Gene Beery’s (b. 1937 in Racine, WI; lives and works in Sutter Creek, CA) highly influential yet vastly under-recognized practice spans over six decades. After moving to New York from his native Wisconsin in 1958, Beery began working as a security guard at the Museum of Modern Art in New York, where he was introduced to fellow artists and critics Dan Flavin, Robert Ryman, Lucy Lippard, and Sol LeWitt, the latter of whom would become the artist’s lifelong friend and staunchest supporter.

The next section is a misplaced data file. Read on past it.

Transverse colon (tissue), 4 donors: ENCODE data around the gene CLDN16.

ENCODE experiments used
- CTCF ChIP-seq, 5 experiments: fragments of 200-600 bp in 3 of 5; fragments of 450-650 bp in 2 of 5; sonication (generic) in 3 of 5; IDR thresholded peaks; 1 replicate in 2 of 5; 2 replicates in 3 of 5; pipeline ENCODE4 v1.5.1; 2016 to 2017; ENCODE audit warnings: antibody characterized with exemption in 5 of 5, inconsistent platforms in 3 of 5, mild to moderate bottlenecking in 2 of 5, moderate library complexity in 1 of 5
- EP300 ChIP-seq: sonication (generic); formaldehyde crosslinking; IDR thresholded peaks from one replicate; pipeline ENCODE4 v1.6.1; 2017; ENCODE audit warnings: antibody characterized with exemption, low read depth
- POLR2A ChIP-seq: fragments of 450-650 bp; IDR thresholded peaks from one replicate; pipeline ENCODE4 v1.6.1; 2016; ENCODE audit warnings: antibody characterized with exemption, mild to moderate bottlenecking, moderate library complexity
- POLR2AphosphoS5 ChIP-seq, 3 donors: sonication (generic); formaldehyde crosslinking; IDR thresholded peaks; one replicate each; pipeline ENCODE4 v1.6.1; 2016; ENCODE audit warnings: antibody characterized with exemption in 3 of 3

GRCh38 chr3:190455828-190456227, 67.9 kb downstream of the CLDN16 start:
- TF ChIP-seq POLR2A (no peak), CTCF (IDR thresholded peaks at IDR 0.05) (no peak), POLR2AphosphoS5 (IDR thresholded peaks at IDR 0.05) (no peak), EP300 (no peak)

Observing the importance of wall text within institutional settings, Beery began making text-based paintings with an urgent energy, working on scraps of wood and masonite. His disarmingly provocative work occupies a distinctive position of anti-painting painting: simultaneously critical of the art object’s stature, while embracing the most salient form of artistic expression. Through his deceptively simple use of language, Beery’s work transmits incisive views on the machinations and aspirations of making art, with a caustic blend of humor and optimism.